How Gravity Assists Help Spacecrafts Reach their Destinations?

by Carson
How do gravity assists work?

How can a spacecraft get enough energy to explore the far regions of the Solar System? Other than having full of rocket fuel, space probes often need help from other planets. In fact, the furthest spacecrafts from Earth, Voyager 1 and 2, gets to the location today due to gravity assists. How do they work? We’ll talk about that in this article!

Gravity Assists Adjust Orbits

What are gravity assists? In short, they’re energy exchanges that are assisted by gravity. How about a more detailed explanation? We’ll talk about it in the next paragraph!

When two objects intercept in orbit, one of the objects either gives out or acquires energy from the other object. For instance, when a spacecraft encounters Jupiter, either some of the probe’s angular momentum was lost and the spacecraft moves to a lower orbit, or it gains some energy and move to a higher orbit.

But how to determine whether an object loses or gains energy? It’s by looking at who’s “in front”. The one who is in front of the another object provides its angular momentum to another one. Therefore, if a spacecraft wants to escape heliocentric orbit, it would have to go behind a gas giant planet such as Jupiter.

All in all, gravity assists adjust orbits of all objects involved. In fact, they occur as orbits of asteroids and planets intercept, too.

How Does it Help Spacecrafts?

After talking about the physics behind gravity assists, we should now discuss how do they help spacecrafts go to their destinations.

As mentioned above, gravity assists can change orbits. They are useful when we have to give a natural tweak to the spacecraft’s orbit. This action saves a lot of fuel, and can possibly lengthen the probe’s life.

Other than small tweaks that help the spacecraft aim at the target, they can actually do much more. For example, some probes need to escape the orbit of the Solar System to explore interstellar space. Therefore, they need some gravity assists from gas giants to obtain enough speed to reach the escape velocity of the Solar System at that distance from the Sun.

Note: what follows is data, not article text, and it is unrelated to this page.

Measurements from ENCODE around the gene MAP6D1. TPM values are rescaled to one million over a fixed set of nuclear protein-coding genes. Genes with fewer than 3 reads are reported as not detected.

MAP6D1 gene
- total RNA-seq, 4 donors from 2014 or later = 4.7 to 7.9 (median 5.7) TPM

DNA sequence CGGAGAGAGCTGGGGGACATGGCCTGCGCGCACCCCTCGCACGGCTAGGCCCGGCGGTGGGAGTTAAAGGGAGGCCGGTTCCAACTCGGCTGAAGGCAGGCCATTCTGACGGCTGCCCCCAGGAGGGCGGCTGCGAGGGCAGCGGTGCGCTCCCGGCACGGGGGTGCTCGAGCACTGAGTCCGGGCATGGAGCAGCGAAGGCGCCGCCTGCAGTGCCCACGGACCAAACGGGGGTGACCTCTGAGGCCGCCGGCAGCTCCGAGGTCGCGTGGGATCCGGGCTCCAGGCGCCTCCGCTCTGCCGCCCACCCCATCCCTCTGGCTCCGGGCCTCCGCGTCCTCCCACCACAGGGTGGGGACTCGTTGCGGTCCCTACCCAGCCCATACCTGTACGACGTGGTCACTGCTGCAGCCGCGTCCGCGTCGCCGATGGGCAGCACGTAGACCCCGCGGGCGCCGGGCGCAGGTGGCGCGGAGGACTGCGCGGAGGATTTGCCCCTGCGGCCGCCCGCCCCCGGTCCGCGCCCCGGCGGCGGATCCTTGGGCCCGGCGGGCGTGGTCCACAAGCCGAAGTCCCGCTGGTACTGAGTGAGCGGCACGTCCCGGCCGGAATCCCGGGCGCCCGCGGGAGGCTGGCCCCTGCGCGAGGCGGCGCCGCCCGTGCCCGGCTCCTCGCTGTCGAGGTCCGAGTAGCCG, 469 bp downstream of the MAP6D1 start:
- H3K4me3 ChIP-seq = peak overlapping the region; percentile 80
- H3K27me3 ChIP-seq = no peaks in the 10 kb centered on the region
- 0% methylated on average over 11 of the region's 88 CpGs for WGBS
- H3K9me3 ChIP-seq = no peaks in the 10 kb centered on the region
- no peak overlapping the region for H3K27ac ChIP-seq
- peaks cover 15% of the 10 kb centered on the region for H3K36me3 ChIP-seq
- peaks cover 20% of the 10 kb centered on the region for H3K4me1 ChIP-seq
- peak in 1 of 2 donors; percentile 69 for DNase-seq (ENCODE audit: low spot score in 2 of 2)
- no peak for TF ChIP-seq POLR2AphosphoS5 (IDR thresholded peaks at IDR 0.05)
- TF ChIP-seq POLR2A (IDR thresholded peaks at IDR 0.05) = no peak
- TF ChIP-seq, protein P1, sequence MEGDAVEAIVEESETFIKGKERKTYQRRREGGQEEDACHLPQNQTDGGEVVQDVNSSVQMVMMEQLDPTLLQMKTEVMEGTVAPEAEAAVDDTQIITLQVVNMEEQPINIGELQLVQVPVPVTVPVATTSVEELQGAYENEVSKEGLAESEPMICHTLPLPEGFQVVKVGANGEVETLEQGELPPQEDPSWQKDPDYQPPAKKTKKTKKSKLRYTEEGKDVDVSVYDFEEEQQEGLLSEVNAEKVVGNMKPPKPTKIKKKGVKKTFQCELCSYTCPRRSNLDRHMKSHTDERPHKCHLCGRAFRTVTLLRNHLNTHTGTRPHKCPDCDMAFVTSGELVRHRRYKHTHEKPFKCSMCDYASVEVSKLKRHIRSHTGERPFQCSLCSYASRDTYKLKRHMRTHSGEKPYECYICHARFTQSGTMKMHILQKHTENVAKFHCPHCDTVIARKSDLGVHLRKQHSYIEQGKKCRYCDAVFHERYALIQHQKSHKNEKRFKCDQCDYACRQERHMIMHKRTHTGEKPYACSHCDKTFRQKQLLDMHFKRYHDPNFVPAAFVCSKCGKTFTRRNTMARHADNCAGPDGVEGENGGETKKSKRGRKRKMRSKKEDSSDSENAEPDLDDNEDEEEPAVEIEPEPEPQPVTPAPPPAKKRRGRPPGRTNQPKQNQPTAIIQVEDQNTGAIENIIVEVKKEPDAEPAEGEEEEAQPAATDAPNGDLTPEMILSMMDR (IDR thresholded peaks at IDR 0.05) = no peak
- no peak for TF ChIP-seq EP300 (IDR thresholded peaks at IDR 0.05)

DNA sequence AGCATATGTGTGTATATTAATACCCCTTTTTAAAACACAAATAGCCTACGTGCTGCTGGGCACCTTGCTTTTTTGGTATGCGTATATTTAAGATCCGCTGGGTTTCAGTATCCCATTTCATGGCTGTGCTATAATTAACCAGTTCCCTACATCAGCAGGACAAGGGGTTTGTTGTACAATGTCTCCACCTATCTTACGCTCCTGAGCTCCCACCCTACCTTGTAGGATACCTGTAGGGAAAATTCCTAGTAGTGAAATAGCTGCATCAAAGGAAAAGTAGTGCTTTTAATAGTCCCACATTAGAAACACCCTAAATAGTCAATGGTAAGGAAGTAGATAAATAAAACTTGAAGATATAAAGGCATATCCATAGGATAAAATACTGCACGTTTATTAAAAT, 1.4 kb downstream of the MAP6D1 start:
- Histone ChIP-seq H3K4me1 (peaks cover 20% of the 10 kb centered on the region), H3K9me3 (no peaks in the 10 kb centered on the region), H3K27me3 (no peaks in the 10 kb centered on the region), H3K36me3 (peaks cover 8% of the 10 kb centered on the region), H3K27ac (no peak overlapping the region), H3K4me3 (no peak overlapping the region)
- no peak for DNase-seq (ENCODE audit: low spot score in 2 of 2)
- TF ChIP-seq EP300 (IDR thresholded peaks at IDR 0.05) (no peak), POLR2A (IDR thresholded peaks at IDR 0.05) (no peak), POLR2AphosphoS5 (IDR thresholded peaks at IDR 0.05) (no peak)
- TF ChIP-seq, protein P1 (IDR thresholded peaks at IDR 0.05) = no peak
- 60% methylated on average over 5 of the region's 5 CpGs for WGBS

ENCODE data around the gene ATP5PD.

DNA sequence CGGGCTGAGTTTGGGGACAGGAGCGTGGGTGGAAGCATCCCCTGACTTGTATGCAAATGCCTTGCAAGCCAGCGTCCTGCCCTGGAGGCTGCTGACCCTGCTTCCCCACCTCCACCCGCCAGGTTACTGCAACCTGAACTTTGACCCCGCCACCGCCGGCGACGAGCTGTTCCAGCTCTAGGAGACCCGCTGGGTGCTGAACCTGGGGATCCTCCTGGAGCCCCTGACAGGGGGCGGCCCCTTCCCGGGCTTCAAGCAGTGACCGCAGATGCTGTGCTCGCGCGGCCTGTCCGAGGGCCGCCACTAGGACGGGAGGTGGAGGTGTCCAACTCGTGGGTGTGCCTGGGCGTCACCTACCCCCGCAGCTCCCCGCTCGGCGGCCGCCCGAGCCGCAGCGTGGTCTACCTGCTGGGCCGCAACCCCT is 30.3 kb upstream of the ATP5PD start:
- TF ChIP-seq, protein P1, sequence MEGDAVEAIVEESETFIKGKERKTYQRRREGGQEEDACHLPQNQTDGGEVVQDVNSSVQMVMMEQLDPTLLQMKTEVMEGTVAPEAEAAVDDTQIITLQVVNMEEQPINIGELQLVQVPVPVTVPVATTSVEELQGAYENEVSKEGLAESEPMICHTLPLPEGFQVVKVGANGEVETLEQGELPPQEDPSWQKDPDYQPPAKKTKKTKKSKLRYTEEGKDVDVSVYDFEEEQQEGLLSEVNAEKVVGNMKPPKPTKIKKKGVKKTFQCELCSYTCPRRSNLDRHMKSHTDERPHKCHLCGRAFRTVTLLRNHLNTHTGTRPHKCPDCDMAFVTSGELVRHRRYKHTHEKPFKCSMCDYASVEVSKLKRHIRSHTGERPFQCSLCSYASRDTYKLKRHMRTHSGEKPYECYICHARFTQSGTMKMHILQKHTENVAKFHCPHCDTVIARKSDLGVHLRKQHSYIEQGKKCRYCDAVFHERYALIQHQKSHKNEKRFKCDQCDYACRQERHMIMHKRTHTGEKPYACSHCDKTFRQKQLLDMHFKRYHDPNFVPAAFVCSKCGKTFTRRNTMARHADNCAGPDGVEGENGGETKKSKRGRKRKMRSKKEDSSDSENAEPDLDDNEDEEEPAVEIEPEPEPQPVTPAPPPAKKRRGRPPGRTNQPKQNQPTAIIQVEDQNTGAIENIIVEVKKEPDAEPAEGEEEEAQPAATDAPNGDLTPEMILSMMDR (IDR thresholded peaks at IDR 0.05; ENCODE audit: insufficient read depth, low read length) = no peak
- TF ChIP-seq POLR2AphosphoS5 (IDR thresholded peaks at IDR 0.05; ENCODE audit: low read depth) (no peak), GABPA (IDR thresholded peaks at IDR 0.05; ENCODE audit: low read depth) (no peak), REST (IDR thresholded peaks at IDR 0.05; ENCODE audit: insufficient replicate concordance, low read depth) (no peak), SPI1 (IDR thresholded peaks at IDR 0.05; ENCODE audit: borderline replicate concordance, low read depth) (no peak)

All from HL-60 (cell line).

How about proofs and examples of them? Well, there are some, too!

An obvious one involves two space probes — Voyager 1 and 2. Voyager 1 flew by Jupiter and Saturn, while Voyager 2 had gravity assists on all outer planets. Thanks to those flybys, they successfully left the heliosphere in 2012 and 2018 respectively.

The trajectory of Voyager 1 and 2
Image Credit: NASA1

The Cassini spacecraft which headed to Saturn also used this technique. It arrived near Venus twice, Earth once, and Jupiter once. Moreover, it altered its orbit around Saturn by flying by Saturn’s moons, including Titan.

The trajectory of Cassini
Image Credit: NASA4


We talked about how do gravity assists work, how does that help spacecrafts, and two examples of this phenomenon. However, this article is not enough. So, check out in the references below to learn more.

References and Credits

  1. (n.d.). Basics of Space Flight – Solar System Exploration: NASA Science. Retrieved January 31, 2021, from
  2. Ian O’Neill. (2017, September 21). How Gravity Assists Work: Asteroid Probe’s ‘Interplanetary Billiards’ Flyby Explained | Space. Retrieved January 31, 2021, from
  3. Ota Lutz. (2018, December 18). Then There Were Two: Voyager 2 Reaches Interstellar Space – Teachable Moments | NASA/JPL Edu. Retrieved January 31, 2021, from
  4. (2019, March 14). Cassini Trajectory | NASA Solar System Exploration. Retrieved January 31, 2021, from

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